Several years ago this was our Christmas tree topper. It’s Criss Angel, the illusionist. We have an angel topper, but my youngest son thought this would be a fun surprise for me. It was.
The year before he’d glued a picture of David Boreanaz to a large yellow, paper star and affixed that to the top of the tree. Boreanaz is the actor who portrayed Angel on Buffy the Vampire Slayer. Again, he knew I’d think it was great.
One of the best trees was the one he and his sister decorated. There were large plastic candy canes, and a stuffed flamingo and other stuffed critters peeking out of the branches. It looked like something Dr. Seuss would have decorated. I loved it. I also love that all my children understand, accept and share my quirky sense of humor.
I’ve watched Facebook posts lately about resolutions some are making and many resolve to be more kind this year. I would agree to that one. Being kind to one another, even in the smallest ways, goes a long way in building new friendships or healing broken ones. But I hope being more kind includes being more kind to ourselves as well.
Having an odd-ball sense of humor isn’t always fun or easy, but it’s the one I have so it’s the one I let out. If others don’t ‘get it’, I’m okay with that. One realization that’s been tougher to accept is I can’t do it all . . . anymore. Whether it’s my energy level, or other time commitments, I can’t do all the things I really want to do. I’m getting better about not beating myself up about those things that don’t get done. I don’t say I have limitations or shortcomings, they’re boundaries. I respect them better than I used to. So my garden may be smaller than I’d like. My second book of poetry may not get finished this year, but I’ll still work on those poems. So far I’ve not had physical reasons to cut back.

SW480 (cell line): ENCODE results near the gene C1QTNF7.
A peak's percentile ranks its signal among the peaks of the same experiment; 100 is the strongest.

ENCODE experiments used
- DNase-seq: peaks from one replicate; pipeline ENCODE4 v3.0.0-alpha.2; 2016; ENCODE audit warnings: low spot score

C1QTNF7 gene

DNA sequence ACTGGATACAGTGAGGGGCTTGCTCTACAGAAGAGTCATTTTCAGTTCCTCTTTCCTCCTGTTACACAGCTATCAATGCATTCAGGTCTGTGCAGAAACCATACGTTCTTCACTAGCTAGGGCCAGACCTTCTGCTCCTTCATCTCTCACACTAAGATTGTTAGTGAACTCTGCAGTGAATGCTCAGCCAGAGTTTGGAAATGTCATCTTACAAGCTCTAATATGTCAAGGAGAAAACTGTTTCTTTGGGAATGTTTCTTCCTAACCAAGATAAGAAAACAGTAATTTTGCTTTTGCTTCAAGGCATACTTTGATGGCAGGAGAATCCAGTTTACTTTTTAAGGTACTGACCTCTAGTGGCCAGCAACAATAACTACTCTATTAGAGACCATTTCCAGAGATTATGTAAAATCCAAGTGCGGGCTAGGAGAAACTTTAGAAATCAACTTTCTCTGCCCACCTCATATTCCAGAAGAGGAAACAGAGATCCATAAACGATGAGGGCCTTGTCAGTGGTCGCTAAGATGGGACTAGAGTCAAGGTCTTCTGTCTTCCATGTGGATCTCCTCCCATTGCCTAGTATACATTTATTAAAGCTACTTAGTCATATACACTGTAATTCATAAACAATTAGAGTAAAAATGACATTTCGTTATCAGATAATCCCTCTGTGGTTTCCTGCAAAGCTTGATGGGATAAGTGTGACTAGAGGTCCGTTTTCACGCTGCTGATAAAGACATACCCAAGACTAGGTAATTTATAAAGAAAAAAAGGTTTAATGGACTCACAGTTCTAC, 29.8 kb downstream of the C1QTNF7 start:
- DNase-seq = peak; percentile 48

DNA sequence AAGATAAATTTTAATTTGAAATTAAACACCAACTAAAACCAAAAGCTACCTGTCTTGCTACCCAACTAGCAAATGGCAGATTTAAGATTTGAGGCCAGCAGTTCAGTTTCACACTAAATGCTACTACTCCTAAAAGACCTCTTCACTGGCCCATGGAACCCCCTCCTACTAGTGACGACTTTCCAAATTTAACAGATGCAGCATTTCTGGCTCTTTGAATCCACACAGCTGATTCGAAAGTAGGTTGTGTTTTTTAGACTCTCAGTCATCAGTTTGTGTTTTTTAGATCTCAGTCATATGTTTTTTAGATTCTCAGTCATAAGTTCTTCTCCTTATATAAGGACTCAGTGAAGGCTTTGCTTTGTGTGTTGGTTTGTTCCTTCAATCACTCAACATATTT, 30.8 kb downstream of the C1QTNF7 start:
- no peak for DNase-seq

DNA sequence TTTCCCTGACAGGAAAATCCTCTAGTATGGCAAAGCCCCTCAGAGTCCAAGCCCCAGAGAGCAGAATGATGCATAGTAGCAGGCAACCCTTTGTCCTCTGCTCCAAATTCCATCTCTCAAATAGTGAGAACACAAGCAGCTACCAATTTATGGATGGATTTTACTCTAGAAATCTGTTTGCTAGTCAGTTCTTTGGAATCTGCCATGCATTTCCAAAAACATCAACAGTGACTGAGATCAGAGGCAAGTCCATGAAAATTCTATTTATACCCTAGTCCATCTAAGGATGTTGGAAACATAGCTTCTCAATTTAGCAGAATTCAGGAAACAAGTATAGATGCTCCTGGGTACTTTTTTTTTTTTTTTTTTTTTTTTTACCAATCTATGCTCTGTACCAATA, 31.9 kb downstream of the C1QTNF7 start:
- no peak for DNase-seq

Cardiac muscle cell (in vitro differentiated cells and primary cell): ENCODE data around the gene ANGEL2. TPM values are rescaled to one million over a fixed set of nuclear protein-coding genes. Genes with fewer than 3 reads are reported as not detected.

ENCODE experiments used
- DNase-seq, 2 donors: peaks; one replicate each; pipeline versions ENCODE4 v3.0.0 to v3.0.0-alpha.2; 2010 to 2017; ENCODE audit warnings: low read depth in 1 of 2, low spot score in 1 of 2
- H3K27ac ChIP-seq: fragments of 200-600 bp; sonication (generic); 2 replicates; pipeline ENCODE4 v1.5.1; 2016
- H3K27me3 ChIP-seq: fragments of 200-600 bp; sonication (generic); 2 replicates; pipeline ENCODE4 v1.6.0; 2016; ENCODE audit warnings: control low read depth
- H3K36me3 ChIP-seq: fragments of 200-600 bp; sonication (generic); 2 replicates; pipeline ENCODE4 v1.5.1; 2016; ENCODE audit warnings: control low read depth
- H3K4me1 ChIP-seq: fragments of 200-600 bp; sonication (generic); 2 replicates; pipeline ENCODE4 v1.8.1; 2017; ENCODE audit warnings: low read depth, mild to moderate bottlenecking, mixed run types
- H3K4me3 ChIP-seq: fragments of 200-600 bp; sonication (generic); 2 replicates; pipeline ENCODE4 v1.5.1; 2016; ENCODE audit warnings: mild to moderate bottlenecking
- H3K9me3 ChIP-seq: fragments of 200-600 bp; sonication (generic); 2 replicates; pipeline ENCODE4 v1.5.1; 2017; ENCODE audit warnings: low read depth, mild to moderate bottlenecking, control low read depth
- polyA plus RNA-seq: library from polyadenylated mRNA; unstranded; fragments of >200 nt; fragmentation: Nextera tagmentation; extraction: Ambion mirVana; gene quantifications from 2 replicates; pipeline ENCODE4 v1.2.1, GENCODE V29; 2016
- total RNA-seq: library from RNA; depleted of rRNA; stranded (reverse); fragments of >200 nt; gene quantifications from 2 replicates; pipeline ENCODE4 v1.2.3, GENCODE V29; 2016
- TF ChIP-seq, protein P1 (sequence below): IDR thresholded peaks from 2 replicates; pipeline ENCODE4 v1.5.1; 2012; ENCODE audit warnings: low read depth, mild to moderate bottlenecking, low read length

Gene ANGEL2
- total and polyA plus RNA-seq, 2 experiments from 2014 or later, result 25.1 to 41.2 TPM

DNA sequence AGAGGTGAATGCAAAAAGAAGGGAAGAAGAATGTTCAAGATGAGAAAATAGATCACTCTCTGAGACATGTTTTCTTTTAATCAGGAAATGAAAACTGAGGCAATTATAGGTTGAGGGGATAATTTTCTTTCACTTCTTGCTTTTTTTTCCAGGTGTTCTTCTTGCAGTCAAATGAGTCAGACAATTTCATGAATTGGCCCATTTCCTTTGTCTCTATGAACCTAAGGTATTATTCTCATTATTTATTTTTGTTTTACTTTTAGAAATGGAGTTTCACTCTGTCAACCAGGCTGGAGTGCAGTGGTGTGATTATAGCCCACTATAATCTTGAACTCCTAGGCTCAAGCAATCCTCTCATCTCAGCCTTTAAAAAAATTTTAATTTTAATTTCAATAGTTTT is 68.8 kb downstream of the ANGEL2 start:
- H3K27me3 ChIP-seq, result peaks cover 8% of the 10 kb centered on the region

My Dad finally decided last year to hire someone to mow his lawn. Dad’s 83. He watches the weather more closely and isn’t as apt to take a chance and drive if the conditions are iffy, even staying home from church if need be. He also admitted to finally using the cane we bought him years ago. He still does his own grocery shopping and other errands, visits a roster of people at the local assisted living center each week. He hasn’t slowed down all that much, just adjusted and accepted his new boundaries. I tell him he’s gotten smart in his old age. He’s accepting those changes with his own wonderful, quirky sense of humor.
In this New Year I’ll be looking closely to my Dad for his example of kindness to others and kindness to self.
Another good insight. I love your book of poetry, and I am sure the next we’ll be just as touching, but…a compilation of your blogs, would definitely be something to read…just sayin’…
“Will be”….auto correct, jeeesss.
Thank you, Debbie. These posts have been fun to write. Two more to go! I hope the next book will be interesting – thank you.